Nothing to Gain: Unlocking the Mystery of Meditation

There is a saying translated from ancient Sanskrit that says, “As the mind, so the person; bondage or liberation are in your own mind.”

There is only one thing in this world that we can strive to control: our thoughts. A controlled mind is a calm mind. It is a mind at peace. What can be more valuable in this world than to find peace?

We create our own reality. How you see the world is exactly how you experience it. If you see the world as a wonderful and amazing thing, and allow for the complete range of experiences without judging from your own narrow perspective, then, and only then, can you truly enjoy the peace.

How powerful is the mind to determine your experience? Ever have someone close to you, maybe even a parent, look at you like a complete stranger, maybe even in fear of what you’re doing there, due to loss of cognitive abilities from the symptoms of Alzheimer’s?

Imagine being an adopted child and one day a stranger knocks at the door to your home. Your adoptive parents come to the door and recognize that it’s your birth mother. One moment this woman is a complete stranger, and the next she’s “Mommy!”

Nothing about the child of the parent with Alzheimer’s changed, just as nothing about the woman in the doorway changed-except in the mind of the observer.

Your whole world is nothing more or less than how you see it.

Meditation
For at least as long as any written and recorded human history, the practice of meditation has been advised by the wise. Traditions all over the world include some form of meditation, regardless of the beliefs. It truly is a nonsectarian practice. It doesn’t matter if you are a Christian, Hindu, Buddhist, Jew, Moslem, Agnostic, or even an Atheist – meditation can change your world.

“As a person acts, so he becomes in life. Those who do good, become good; those who do harm, become bad. Good deeds make one pure; bad deeds make one impure. So we are said to be what our desire is. As our desire is, so is our will. As our will is, so are our acts. As we act, so we become.” From the Upanishads

With greater clarity our acts can be consistent with the life we want for ourselves. We can begin to see what things we do that are leading us astray and we can see what we do that goes in the direction we want. Then, we can easily and sincerely evaluate why we are getting more of what we want or more of what we don’t want out of life and make the necessary adjustments and efforts to better steer the course.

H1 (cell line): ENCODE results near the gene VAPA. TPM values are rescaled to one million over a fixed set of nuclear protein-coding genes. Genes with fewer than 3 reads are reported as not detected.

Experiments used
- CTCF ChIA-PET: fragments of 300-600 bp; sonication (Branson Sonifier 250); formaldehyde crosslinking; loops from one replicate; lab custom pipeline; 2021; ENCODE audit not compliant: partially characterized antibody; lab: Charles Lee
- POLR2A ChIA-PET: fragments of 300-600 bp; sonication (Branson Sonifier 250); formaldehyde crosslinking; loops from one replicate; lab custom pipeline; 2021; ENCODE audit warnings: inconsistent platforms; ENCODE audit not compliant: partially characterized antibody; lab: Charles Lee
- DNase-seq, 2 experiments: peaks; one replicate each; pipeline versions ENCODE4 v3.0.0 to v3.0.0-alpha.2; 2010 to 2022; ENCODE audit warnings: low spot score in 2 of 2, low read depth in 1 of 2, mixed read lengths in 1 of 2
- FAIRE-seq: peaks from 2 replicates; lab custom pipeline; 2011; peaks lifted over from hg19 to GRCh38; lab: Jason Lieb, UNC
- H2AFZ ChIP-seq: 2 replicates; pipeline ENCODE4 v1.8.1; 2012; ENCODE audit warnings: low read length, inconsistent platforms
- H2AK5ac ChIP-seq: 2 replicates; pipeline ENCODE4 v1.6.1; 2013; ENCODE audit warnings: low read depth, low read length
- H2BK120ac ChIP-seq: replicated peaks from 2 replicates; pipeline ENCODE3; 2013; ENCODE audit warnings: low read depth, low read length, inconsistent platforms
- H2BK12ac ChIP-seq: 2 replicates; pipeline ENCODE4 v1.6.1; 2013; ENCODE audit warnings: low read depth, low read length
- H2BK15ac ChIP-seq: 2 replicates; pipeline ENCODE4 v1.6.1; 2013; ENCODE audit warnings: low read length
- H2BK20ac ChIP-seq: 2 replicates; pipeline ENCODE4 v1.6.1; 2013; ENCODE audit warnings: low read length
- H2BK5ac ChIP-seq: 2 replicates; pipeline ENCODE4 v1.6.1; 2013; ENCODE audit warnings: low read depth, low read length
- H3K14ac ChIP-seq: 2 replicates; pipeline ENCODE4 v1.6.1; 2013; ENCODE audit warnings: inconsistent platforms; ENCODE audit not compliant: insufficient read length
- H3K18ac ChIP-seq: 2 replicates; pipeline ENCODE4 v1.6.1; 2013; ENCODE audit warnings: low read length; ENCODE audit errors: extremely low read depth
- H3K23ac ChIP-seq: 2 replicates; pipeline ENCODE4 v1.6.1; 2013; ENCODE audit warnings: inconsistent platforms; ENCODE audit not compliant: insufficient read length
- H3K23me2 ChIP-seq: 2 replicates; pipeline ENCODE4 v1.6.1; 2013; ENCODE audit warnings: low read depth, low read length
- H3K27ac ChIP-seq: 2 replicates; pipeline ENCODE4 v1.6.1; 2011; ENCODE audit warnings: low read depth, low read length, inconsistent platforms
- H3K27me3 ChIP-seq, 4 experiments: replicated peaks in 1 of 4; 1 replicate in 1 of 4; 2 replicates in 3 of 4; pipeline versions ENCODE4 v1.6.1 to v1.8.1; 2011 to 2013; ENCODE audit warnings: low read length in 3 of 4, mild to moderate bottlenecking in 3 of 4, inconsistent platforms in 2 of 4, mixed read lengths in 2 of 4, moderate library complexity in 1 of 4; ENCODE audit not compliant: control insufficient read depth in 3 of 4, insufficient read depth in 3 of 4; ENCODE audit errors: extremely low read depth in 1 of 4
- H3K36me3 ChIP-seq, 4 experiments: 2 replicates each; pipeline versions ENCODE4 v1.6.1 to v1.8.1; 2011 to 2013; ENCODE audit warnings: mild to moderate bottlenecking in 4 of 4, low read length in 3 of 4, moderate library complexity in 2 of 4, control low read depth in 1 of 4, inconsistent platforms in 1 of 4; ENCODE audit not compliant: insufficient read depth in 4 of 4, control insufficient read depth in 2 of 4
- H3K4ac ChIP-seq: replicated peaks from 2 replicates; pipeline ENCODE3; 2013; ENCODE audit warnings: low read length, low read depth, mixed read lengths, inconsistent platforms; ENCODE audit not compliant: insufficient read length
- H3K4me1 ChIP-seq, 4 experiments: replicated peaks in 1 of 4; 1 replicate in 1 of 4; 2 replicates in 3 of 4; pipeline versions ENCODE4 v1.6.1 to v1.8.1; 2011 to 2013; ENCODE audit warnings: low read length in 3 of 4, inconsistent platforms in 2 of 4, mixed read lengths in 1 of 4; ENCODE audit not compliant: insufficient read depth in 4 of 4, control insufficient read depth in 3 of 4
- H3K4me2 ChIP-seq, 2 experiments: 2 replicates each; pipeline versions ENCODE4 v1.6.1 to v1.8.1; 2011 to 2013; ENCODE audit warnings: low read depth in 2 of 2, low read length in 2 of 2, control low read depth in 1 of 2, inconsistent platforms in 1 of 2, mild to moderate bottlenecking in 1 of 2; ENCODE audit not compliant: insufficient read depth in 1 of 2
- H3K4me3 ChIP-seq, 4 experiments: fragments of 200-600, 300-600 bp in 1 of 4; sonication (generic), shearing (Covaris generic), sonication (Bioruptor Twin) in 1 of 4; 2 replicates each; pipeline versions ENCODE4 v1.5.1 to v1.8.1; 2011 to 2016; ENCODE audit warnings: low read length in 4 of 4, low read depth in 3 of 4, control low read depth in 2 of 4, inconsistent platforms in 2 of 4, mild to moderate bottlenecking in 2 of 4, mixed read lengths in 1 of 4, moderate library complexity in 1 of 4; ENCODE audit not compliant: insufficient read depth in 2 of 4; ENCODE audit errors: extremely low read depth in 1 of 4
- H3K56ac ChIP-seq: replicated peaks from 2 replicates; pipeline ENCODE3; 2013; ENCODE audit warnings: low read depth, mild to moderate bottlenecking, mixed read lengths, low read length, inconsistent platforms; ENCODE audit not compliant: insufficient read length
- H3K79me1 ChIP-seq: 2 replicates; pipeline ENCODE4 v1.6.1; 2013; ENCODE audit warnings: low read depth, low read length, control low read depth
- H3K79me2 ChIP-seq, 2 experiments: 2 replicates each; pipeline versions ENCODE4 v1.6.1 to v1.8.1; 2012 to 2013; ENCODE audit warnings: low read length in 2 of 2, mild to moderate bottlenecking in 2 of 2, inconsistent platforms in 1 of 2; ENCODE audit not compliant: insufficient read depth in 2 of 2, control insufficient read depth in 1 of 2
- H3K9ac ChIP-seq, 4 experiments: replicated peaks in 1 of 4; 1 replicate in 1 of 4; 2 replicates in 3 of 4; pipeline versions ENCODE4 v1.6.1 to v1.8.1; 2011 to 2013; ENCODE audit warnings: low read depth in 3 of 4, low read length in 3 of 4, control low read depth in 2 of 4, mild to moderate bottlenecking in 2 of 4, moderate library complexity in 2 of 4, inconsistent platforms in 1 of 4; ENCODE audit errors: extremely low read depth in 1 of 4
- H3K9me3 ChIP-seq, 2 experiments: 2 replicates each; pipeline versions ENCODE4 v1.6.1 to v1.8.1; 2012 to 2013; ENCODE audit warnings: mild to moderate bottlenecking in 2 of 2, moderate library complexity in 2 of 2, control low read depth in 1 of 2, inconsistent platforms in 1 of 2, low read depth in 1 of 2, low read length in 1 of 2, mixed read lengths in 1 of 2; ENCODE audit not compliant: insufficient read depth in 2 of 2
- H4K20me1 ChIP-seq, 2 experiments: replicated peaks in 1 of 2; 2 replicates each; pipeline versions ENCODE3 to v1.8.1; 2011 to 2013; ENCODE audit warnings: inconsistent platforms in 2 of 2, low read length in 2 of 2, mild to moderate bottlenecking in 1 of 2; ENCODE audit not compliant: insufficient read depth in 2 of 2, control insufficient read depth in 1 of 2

Meditation is the key to unlock the mystery and bring us that clarity. From the Native American’s “Secret Spot” or “Sitting Place” to the great yogis of India or the martial arts masters, they all attained the highest levels through the consistent practice of sitting quietly.

In the Upanishads it says, “By knowing one piece of gold, all things made out of gold can be known: they differ only in name or form, while the stuff of which all are made is gold.” then it is asked, “What is that one by knowing which we can know the nature of everything else?” And the answer? “Consciousness.”

This is not going to be understood through intellectual study. You can read every book on the subject and still not understand. Only by training the attention to look inward, through meditation, can one truly catch it.

According to the Buddha, the only hell exists within the mind. As long as the mind remains like a wild monkey – so difficult to focus and stuck in the chaos – it is in the realm of Mara or the bondage of selfish attachments, temptations, and our clinging to things that keep us from finding true inner peace.

Concentration
The first thing one has to learn in order to practice meditation is concentration. In Ch’iang Shan Ba Gua Zhang, the first level of meditation practice is called “the Concentration Exercise”. Think of it as “pre-meditation.”

The Concentration Exercise can branch out into various visualization exercises, but it is initially taught as follows:

Visualize a number in your mind, 50 is a good place to start, but some may want to start with 20. The goal is to count backwards in your mind, seeing each number clearly before going on to the next number. Take notice how often you lose track, or you may even start again when you do to challenge yourself. See how many attempts it takes to get to zero without losing track.

When you reach zero, you are finished with the exercise and may just continue to sit quietly until it becomes uncomfortable. How long? That depends on you. If it is causing stress, then it is too long.

It is interesting to note how the Concentration Exercise naturally leads one to focus on the third eye point. As you visualize, it is as if you are creating a mental screen where you are seeing the numbers.

In the Bhagavad Gita, it says, “…through devotion and the power of meditation, with your mind completely stilled and your concentration fixed in the center of spiritual awareness between the eyebrows, you will realize the Supreme.”

In mind research conducted by Jose Silva, creator of the Silva Method, he found that closing the eyes and looking about 20 degrees upward would trigger the brain into what is known as Alpha (a much calmer, focused state).

For some, numbers may be stressful. If numbers is something you work with all day then it may not be the way to go for you. Two other visualizations that are useful are the “Flower Meditation” and the “Happiness Meditation”. These are both described in Master Park’s book, “Fundamentals of Pa Kua Chang, Volume 2”.

Don’t “see” it?
Occasionally, a student will ask what to do if they can’t “see” anything in their mind’s eye. They may say, “I can’t visualize.”

First, saying that you “can’t” about anything, puts up a road block that will make it impossible.

Second, if I ask you to describe your dog, cat, car, etc. could you do it? If you say your car is brown, and it is outside where you can’t physically see it, then how do you know? Did you memorize the letters, “b-r-o-w-n”? Of course not. You saw it in your mind. We all think in pictures.

Some are certainly more visual than others, and will find it easier, but everyone can visualize – it’s just a matter of concentration. Your ability to focus – control your mind – is essentially the foundation of the whole practice of martial arts. It is worth the time to work on it, just as we do with any skill.

When we are practicing our “shadow boxing”, making various defenses and attacks with no one in front of us, visualization is the key to how valuable and efficient our practice time is. It will be as real as we can make it.

Watch the Breath
Another effective approach to practice meditation is to simply watch, or pay attention to, the breath. Work on breathing smoothly with an even rhythm. Also, breathe as quietly as you can, making it very thin and even. Allow the lower abdomen to move freely with each breath. Imagine you are a baby sleeping in a crib, perfectly comfortable and content.